Friday, April 23, 2010

Manchester Orchestra/O Brother tour update (Updated 6/16)

Hey guys, it's been a while. I guess it's been relatively quiet in the Thrice world, but I've got some minor gear updates after catching the Cincinnati show a couple nights ago.

As far as guitars go, they've switched things up quite a bit:
Teppei has 3 guitars, his Gibson Es-335 (it is definitely a 335), the Baritone Jaguar and his Nash Tele. At the Cincinnati show he didn't use the Tele at all, and stuck with the Gibson on all but 2 songs: Firebreather and the Messenger. Apparently the Tele is only getting used for songs in standard or D tuning now. I can't say for sure what those songs are (At the Last? Daedalus?) because like I said, he didn't use the guitar at the show I saw. His Les Paul was apparently acting up before the tour, so he didn't bring it. (Note: The Les Paul is back in the rotation for the Summer tour)

Dustin is using 2 Variax'd guitars: a Maya Les Paul copy and his black Tele Deluxe. The Maya is a Japanese guitar he bought not long ago. It had a very warm, vintage sound. The Tele is the same except the neck pickup has been switched to a Charlie Christian pickup. These pickups were made for jazz initially, but obviously aren't limited to it. They are somewhat similar in sound to a P90 pickup- with more lows than a single coil, more high end than a humbucker and lots of sustain. Thanks to an anonymous commenter (is that a word?) for the tip. Here's a picture of one:

Eddie's main Grabber was also acting up before the tour, so he only had his 2 other Grabbers for this tour. He mostly used the one he built himself for this show. Before the Cincinnati show he bought a Rickenbacker bass at one of Cincy's best guitar shops, Mike's Music, which is next door to Bogarts, the venue they played. Who knows if this will actually get used with Thrice, but it'd definitely be interesting if it did.

Amp-wise, Teppei is using his usual AC30 combo and a Marshall JCM800 head paired with the cab he used with the Supro clone he made himself. The Supro died before the tour and he borrowed the Marshall. His sound is mostly the AC30. The sound guy only adds the Marshall into the mix to "add balls" when needed.

Dustin is using his AC30, which is similar in color to the new handwired series. It is most likely a European model from the late 90s/early 200s though.

Eddie used his Ampeg head with an 8x10 cab. No stereo setup this time around. If I'm not mistaken, every band's bassist used that amp.

Eddie and Dustin's pedalboards are mostly the same, with everyone using M13s heavily. I didn't see Teppei's board. Eddie is using a distortion pedal he bought on the road, which has no writing on it and is just in a silver enclosure (with a pink smiley face sticker, haha).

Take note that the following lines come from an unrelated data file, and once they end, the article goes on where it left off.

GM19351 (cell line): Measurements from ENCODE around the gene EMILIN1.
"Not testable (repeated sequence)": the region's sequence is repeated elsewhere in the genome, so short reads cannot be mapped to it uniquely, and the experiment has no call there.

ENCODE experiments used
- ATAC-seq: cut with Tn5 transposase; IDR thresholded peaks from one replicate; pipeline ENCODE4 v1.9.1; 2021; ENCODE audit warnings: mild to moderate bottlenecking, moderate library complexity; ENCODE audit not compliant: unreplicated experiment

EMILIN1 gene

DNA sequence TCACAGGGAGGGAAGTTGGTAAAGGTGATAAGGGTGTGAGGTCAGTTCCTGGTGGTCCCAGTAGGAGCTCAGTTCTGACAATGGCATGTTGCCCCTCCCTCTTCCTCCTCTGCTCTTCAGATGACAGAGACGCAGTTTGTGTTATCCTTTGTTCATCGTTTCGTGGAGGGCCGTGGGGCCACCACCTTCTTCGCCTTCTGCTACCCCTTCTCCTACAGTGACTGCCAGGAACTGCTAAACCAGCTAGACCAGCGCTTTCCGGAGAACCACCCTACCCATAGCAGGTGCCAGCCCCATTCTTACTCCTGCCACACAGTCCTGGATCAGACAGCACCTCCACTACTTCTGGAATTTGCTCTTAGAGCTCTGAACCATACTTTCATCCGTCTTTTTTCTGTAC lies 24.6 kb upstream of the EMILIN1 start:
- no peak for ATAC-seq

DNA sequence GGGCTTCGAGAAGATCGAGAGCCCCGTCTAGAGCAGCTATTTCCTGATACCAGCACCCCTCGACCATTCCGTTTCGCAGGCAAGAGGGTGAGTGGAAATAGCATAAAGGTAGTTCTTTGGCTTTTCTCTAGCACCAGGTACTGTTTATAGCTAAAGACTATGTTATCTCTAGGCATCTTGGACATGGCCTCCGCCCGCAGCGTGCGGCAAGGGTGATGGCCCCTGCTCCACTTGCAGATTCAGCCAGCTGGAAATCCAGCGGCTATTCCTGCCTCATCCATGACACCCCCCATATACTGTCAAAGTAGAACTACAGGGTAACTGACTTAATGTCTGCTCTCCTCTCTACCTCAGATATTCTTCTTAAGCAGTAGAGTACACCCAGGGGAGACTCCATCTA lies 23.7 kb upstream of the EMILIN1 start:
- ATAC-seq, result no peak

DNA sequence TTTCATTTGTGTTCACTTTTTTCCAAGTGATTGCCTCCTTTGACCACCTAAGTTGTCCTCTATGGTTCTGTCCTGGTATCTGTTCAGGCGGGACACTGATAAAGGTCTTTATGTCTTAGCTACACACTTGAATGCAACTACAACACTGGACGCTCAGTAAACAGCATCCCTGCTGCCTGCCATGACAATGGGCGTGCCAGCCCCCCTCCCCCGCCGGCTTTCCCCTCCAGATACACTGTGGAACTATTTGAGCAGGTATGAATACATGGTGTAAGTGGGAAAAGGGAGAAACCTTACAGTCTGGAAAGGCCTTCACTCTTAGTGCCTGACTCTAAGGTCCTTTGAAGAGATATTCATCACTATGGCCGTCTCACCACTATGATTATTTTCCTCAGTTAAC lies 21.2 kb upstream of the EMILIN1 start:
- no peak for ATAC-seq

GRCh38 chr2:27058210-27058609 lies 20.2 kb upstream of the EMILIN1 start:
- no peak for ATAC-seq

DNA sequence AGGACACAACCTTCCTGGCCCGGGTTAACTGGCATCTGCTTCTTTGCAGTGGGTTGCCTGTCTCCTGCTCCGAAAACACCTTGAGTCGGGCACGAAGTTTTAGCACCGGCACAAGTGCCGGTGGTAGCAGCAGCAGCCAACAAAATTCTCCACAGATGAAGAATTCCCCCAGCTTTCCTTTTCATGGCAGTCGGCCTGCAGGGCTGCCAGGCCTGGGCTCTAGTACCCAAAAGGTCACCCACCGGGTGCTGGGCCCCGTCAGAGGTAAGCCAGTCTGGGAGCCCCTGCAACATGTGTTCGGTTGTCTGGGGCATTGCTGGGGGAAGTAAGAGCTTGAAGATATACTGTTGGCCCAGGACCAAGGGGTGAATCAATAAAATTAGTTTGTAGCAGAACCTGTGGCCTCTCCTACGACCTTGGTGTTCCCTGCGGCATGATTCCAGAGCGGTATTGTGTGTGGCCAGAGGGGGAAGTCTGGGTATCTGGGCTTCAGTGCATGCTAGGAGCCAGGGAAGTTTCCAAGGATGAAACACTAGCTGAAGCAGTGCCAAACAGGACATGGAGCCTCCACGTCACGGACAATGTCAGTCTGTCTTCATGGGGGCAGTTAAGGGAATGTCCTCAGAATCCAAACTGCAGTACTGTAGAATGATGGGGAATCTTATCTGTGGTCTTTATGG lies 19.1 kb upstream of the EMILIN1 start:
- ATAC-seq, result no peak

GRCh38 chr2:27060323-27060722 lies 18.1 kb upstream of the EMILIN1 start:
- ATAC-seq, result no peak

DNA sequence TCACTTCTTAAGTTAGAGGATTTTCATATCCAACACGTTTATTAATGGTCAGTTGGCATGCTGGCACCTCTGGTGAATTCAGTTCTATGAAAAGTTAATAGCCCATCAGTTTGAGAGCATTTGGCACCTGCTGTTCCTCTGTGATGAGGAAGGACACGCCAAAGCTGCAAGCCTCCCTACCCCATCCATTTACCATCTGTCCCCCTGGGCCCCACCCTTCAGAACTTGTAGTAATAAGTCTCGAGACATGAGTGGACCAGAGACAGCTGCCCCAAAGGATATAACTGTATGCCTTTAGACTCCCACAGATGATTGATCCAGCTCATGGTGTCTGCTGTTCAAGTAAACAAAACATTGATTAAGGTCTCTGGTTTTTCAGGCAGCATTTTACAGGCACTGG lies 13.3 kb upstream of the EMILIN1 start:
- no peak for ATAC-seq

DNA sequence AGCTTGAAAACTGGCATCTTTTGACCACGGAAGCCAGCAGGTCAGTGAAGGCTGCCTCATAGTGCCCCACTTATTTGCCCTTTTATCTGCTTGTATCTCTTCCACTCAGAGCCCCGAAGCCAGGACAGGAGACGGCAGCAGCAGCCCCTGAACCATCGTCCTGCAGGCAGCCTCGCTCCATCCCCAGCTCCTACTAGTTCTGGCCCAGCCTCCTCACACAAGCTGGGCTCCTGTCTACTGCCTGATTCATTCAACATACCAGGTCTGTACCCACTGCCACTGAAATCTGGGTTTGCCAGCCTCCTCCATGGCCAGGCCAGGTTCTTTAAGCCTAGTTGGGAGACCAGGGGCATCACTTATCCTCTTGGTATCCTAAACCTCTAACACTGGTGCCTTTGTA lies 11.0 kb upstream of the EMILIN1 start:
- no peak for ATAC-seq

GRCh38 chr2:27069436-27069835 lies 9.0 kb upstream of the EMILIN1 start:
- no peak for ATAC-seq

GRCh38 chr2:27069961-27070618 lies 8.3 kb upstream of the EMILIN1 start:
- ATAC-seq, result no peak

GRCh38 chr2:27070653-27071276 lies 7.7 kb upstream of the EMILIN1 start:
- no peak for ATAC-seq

Teppei's keyboard is a Nord Electro. I'm not sure of the exact model.

I'm going to look for some recent pictures, especially to figure out what neck pickup Dustin is using.

This show was the first Thrice show I've seen since 2008, so I feel obligated to give a review. First off- no stage monitors for Thrice. All they're hearing from the stage is through headphones. I talked to the O Brother guys, who sat on the side of the stage for Thrice's set. They were blown away by how good the sound was from the side of the stage. By all accounts it should've sounded terrible, but they kept talking about how good the mix still sounded. I thought it was cool that they're such big Thrice fans. They played first and were really, really solid. They're a bit Thricey, but I'd describe their sound as psychedelic, but modern and heavy. They had 3 guitars on stage, which was cool. The singer would be playing open chords in a kind of singer-songwriter sort of way, and the other 2 guitarists would do lead/rhythm stuff. It was cool how the guitars blended. Really interesting textures.

Manchester Orchestra played next, and after that show I never want to hear them ever again. Their singer didn't say anything to the crowd except insults (even calling someone a "dumbass"). I'm pretty sure he was really trashed. He was even rude to their guitarist when he mentioned the Invisible Children booth. When they were done playing I was in a bad mood just from watching and listening to them. O Brother set the show up so well and MO just destroyed the good vibe.

Anyway, Thrice came on and opened with 2 Vheissu tunes: For Miles and Of Dust and Nations, which was totally unexpected. I figured they'd play them, but I thought they'd open with something from Beggars. The crowd had less of the obnoxious Deadbolt shouters compared to 2008, but they were still there. I'm assuming they won't be back next time, since Thrice only played 2 pre-Vheissu songs: The Artist in the Ambulance and Silhouette. Dustin's tone on Artist was weird- it sounded like he was using the neck pickup and a clean tone for the palm-muted intro part. I had no complaints about the lack of early stuff- we got a killer version of A Song For Milly Michaelson, a completely unexpected Atlantic and great versions of Firebreather and The Messenger. The Beggars stuff was really great though. They did All The World Is Mad, The Weight, In Exile, Doublespeak, the title track and Circles. Some things to point about those songs: Teppei played keys on all of Doublespeak and Circles- I was a little surprised that the solo at the end of Circles was Dustin, but he nailed it. Beggars was even more epic than The Earth Will Shake, and that's saying something. They only played 14 songs, which was a small letdown since they probably won't play Cincinnati for another 2 years, but what they did play was really, really good. They're so tight and clean live, without sounding sterile and bland. They're just great musicians and it shows. They keep getting better and better.

My thoughts are with the members of Thrice in this difficult time. In light of all this, just be grateful for what and who you have- no matter how little or how few.